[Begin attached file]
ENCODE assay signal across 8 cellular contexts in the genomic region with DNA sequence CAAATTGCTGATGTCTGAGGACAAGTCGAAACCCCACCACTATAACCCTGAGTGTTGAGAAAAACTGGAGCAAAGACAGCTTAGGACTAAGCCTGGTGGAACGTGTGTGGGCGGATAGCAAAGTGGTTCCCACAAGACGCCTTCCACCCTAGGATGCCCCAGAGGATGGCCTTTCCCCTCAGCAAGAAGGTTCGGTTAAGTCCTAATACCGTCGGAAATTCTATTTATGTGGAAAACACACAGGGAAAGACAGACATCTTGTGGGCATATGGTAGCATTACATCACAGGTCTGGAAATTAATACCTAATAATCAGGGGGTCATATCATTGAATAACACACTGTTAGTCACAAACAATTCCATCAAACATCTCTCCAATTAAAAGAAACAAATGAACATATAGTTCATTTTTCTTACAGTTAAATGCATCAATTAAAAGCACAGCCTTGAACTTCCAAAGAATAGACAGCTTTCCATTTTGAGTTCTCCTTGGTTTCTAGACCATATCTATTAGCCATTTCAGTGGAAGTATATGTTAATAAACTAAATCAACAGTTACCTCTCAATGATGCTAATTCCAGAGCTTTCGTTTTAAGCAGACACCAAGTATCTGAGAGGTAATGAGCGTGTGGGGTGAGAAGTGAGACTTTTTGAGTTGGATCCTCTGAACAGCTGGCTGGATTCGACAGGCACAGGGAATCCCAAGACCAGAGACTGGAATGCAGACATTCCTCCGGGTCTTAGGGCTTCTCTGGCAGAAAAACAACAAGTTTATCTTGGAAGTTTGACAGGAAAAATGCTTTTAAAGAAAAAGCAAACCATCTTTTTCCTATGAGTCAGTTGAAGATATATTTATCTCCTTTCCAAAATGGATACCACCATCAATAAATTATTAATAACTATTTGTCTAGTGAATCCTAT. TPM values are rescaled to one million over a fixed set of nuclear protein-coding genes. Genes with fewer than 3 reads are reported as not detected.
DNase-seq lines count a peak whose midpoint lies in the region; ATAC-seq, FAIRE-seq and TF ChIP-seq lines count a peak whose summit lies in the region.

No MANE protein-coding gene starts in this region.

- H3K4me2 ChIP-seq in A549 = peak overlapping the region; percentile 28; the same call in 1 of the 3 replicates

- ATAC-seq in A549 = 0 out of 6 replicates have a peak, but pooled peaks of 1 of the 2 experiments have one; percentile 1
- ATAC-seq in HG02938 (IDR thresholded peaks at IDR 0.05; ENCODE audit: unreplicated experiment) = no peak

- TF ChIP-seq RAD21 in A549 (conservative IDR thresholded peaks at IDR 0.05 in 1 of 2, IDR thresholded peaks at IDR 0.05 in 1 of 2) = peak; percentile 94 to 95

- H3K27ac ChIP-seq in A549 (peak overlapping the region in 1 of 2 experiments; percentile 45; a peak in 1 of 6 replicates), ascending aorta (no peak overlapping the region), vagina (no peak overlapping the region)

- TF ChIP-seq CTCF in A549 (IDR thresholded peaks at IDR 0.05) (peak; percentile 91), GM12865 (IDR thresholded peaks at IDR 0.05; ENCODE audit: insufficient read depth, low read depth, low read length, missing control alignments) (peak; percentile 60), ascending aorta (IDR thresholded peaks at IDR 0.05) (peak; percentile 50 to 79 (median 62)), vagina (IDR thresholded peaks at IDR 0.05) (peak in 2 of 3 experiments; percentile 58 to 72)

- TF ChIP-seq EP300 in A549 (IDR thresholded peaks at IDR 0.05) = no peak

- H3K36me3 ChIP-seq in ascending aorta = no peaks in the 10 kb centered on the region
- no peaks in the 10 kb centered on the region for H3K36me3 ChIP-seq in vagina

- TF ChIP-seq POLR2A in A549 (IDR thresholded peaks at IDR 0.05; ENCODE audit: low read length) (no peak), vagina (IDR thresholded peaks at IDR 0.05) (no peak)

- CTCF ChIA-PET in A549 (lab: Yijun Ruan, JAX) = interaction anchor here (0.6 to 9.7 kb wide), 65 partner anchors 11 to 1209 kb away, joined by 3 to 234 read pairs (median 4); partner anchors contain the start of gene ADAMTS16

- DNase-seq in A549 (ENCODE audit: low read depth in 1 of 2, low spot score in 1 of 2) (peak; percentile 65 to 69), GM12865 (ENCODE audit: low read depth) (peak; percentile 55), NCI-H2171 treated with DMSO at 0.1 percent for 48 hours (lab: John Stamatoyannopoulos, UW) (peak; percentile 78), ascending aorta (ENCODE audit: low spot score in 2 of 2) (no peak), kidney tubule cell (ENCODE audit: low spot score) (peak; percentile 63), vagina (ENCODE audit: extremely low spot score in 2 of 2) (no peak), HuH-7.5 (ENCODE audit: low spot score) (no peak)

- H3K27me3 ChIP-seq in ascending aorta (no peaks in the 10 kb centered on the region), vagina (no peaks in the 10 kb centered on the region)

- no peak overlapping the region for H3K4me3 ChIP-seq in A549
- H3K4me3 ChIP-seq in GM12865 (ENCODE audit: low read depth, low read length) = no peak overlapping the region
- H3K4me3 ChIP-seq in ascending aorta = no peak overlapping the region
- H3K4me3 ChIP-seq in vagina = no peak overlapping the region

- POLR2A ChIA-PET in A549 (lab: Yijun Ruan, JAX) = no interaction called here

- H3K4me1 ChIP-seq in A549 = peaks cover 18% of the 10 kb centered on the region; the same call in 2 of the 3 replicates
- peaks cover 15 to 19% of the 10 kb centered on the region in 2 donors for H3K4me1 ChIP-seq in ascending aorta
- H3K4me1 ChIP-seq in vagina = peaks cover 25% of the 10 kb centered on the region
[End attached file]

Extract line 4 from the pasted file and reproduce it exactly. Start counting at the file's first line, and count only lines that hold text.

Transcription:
- H3K4me2 ChIP-seq in A549 = peak overlapping the region; percentile 28; the same call in 1 of the 3 replicates